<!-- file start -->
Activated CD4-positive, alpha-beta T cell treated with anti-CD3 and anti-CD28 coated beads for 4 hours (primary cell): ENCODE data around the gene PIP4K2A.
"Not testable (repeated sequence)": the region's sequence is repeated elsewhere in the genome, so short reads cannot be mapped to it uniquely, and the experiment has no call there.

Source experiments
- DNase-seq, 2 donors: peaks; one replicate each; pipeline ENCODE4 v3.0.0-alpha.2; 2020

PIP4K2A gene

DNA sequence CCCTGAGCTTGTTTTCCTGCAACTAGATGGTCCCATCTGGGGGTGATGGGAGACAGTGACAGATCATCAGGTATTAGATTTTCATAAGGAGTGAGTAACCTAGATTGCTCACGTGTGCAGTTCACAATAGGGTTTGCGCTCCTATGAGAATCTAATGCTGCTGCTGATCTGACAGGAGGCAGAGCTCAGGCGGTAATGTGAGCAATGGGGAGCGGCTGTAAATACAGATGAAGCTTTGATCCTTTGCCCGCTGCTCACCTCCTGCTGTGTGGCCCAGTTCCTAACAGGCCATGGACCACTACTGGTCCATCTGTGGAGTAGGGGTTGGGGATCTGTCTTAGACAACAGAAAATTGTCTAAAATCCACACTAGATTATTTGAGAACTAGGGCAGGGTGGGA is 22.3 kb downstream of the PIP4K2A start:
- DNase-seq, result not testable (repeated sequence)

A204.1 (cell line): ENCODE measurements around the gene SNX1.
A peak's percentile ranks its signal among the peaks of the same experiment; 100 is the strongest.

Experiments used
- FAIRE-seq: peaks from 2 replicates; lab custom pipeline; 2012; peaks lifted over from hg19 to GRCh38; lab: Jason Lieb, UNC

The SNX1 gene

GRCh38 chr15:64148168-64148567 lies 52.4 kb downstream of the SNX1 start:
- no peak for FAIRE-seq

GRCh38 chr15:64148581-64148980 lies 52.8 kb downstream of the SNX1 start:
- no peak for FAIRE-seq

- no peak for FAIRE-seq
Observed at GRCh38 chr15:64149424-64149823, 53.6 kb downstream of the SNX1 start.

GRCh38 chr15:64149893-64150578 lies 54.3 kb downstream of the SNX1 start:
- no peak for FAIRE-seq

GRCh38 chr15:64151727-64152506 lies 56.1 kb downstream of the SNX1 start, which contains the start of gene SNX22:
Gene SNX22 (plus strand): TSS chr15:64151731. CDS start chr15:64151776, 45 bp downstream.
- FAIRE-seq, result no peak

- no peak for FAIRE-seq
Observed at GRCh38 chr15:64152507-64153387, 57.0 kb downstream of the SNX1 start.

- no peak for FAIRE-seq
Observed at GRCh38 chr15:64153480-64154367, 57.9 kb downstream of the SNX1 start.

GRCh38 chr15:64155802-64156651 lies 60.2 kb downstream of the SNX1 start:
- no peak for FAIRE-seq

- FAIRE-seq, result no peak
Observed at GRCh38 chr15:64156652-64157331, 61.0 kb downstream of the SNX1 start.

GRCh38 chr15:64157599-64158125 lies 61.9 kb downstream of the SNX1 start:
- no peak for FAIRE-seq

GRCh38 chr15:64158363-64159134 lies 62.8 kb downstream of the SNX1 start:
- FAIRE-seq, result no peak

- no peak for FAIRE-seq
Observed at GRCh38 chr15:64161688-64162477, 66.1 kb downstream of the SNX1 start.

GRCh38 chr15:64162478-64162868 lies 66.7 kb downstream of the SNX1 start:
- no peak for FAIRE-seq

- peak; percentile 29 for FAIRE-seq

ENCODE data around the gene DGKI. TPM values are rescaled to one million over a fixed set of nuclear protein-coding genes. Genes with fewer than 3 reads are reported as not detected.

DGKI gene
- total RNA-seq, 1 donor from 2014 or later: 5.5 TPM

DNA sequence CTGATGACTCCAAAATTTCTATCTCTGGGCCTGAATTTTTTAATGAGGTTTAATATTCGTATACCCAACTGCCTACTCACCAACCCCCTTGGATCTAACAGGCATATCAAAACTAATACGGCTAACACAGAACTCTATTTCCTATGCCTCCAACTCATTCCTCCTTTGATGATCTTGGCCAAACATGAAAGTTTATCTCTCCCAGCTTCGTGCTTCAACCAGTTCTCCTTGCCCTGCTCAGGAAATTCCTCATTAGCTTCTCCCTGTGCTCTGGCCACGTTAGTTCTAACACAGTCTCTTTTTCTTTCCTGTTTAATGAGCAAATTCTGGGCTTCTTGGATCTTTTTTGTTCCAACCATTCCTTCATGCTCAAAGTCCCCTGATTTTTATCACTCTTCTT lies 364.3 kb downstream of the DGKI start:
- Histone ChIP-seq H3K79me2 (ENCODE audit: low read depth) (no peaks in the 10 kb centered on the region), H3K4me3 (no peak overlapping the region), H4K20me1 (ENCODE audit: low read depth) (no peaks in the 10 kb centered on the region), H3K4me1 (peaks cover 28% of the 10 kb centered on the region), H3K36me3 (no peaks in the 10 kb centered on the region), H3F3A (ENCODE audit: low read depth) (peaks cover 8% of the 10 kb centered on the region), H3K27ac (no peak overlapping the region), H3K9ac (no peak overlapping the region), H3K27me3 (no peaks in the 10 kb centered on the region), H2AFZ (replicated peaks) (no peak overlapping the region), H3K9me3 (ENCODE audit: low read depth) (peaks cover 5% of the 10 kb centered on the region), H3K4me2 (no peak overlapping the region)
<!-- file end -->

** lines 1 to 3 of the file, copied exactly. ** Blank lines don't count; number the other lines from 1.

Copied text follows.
Activated CD4-positive, alpha-beta T cell treated with anti-CD3 and anti-CD28 coated beads for 4 hours (primary cell): ENCODE data around the gene PIP4K2A.
"Not testable (repeated sequence)": the region's sequence is repeated elsewhere in the genome, so short reads cannot be mapped to it uniquely, and the experiment has no call there.

Source experiments